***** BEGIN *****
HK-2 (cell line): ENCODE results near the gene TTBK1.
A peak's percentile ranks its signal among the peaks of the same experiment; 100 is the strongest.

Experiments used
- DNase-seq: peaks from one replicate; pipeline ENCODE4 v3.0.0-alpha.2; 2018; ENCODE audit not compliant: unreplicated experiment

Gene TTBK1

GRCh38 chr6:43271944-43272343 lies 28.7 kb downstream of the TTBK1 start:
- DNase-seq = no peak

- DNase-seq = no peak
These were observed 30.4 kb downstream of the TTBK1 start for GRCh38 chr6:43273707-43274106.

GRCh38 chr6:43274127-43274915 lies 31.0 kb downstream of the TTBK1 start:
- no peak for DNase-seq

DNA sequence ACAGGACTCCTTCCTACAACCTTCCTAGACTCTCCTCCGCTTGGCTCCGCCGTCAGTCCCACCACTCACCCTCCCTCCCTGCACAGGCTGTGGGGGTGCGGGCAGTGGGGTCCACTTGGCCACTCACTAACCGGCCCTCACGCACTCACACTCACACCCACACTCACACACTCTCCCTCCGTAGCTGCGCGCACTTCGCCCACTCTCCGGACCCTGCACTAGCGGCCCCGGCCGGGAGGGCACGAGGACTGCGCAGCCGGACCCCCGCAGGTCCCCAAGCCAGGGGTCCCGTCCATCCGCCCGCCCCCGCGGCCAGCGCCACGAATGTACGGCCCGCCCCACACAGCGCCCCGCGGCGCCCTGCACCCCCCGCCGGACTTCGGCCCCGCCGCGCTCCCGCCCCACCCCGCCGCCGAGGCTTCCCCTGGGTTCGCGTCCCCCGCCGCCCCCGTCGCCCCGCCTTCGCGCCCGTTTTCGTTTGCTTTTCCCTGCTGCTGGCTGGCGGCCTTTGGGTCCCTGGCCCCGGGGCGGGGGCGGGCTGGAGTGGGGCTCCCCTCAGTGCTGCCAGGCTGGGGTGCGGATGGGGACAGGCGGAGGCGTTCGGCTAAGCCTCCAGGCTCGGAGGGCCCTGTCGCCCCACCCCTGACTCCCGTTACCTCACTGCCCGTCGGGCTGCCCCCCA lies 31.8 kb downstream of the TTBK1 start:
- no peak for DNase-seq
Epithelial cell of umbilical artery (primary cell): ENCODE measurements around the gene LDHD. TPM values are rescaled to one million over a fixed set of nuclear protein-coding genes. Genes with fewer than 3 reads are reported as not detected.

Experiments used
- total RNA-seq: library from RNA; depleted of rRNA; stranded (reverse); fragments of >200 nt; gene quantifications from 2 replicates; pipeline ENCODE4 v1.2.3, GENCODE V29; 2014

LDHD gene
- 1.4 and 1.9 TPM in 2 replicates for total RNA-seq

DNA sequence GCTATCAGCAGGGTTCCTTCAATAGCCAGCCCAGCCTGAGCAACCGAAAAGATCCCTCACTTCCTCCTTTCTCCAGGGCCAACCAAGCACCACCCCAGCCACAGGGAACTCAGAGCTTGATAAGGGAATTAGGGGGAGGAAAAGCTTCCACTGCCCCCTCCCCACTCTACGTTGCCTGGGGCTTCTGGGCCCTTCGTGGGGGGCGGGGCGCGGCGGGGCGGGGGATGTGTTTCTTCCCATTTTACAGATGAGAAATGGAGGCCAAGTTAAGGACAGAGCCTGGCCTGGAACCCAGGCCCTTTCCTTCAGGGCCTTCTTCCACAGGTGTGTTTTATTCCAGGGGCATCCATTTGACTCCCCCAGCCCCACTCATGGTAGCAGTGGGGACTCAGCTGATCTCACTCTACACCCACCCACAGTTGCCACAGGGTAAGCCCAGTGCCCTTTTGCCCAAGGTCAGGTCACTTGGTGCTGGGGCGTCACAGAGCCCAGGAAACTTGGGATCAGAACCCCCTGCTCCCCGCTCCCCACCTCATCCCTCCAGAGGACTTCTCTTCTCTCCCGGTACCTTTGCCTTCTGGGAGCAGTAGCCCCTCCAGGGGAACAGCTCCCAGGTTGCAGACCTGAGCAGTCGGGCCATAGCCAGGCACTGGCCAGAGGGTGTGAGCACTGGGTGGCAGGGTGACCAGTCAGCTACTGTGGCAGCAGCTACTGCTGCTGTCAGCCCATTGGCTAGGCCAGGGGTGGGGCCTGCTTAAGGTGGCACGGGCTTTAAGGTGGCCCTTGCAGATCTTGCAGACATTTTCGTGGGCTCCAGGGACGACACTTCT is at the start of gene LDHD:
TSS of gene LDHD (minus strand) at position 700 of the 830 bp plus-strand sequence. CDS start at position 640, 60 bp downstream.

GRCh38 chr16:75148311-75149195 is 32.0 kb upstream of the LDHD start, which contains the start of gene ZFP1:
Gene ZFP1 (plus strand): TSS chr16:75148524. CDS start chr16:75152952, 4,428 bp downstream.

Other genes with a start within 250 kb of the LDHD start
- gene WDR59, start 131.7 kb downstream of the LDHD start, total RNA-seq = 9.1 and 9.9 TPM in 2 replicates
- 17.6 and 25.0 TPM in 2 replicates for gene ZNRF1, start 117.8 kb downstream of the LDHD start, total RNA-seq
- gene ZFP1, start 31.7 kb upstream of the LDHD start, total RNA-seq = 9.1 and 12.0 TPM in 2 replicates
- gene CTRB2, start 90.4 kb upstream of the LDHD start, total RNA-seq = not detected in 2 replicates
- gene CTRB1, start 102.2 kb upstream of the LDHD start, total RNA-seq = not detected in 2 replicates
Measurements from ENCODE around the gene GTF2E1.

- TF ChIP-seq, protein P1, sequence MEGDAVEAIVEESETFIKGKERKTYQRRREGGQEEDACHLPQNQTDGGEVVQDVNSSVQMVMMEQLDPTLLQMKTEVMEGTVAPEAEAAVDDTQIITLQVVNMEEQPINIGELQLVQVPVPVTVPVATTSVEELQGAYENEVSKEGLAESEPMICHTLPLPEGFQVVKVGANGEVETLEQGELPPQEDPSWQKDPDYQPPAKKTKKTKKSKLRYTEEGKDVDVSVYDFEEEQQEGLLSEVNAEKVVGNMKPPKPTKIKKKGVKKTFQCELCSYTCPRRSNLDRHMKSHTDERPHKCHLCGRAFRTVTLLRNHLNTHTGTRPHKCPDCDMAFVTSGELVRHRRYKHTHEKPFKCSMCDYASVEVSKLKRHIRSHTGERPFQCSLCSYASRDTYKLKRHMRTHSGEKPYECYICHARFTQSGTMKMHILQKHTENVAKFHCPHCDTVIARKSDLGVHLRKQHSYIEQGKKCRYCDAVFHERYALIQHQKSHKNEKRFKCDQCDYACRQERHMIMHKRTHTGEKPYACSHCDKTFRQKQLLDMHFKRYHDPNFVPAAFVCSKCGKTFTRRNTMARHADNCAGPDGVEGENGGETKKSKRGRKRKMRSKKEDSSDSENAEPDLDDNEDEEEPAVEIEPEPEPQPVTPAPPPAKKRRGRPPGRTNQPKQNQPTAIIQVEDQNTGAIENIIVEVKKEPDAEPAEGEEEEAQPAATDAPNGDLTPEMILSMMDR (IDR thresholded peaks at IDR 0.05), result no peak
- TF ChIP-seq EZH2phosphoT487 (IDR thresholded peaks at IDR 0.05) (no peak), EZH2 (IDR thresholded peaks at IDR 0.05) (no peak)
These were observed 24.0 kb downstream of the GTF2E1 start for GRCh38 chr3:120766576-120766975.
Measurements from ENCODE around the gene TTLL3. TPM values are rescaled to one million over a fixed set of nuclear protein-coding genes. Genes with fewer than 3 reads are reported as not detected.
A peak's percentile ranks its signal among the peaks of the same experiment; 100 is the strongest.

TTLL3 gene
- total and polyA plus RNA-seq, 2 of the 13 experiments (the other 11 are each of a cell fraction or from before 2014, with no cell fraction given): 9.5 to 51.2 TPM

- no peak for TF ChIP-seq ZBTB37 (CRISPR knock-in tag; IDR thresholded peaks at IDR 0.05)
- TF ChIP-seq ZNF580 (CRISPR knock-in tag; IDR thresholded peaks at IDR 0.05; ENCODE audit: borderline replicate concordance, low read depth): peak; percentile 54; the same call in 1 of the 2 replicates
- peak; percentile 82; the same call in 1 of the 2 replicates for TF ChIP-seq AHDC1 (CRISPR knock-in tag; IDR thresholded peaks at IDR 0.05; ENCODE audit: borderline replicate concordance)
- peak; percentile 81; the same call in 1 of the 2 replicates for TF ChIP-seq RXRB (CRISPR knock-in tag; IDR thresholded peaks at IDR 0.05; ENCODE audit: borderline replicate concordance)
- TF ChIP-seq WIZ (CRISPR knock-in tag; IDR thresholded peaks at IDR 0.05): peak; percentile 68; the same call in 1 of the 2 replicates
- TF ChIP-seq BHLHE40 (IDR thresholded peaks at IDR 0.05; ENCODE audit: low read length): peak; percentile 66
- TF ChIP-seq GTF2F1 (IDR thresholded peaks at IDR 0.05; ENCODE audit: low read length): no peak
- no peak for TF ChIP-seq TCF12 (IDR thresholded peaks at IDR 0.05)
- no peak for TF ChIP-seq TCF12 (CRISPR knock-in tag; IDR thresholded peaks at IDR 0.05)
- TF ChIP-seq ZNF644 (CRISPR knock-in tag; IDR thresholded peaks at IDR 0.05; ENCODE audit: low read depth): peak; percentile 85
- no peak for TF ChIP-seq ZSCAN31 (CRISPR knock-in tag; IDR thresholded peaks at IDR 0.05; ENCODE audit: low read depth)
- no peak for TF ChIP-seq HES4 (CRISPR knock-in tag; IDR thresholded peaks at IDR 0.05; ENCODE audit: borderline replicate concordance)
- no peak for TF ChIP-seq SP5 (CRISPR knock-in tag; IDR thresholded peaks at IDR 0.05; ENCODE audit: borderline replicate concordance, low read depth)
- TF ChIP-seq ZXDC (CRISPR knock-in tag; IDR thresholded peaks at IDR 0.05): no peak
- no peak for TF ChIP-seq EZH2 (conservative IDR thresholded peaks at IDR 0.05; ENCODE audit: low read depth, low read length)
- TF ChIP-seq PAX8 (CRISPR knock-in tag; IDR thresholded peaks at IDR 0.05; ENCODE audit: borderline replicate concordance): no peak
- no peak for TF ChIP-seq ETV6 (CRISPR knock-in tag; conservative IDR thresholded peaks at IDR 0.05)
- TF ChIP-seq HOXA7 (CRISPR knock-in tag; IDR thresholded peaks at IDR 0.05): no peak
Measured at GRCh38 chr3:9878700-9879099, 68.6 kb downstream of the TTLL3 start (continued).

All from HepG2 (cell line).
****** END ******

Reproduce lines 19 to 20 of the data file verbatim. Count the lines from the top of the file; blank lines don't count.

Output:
DNA sequence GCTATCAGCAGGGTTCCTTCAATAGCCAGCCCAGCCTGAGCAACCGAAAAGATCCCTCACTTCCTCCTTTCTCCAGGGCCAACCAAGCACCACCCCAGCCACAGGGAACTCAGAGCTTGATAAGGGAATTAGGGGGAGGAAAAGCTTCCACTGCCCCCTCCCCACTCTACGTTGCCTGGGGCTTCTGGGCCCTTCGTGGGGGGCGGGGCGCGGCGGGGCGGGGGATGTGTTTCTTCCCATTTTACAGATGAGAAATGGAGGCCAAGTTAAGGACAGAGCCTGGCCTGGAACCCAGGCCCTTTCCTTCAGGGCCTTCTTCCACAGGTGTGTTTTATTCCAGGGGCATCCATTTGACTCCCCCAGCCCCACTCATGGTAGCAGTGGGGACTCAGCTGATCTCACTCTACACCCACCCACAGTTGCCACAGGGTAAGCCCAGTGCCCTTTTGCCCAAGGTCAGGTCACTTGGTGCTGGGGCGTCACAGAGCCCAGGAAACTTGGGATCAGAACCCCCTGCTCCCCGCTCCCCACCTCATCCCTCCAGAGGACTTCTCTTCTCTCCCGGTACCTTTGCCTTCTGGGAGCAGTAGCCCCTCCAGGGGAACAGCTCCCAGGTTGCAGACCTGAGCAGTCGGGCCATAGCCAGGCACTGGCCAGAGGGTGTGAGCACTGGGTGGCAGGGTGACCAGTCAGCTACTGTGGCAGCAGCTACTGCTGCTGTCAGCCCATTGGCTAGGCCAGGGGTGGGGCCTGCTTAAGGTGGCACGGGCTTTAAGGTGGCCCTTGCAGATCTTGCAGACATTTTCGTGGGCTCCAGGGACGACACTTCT is at the start of gene LDHD:
TSS of gene LDHD (minus strand) at position 700 of the 830 bp plus-strand sequence. CDS start at position 640, 60 bp downstream.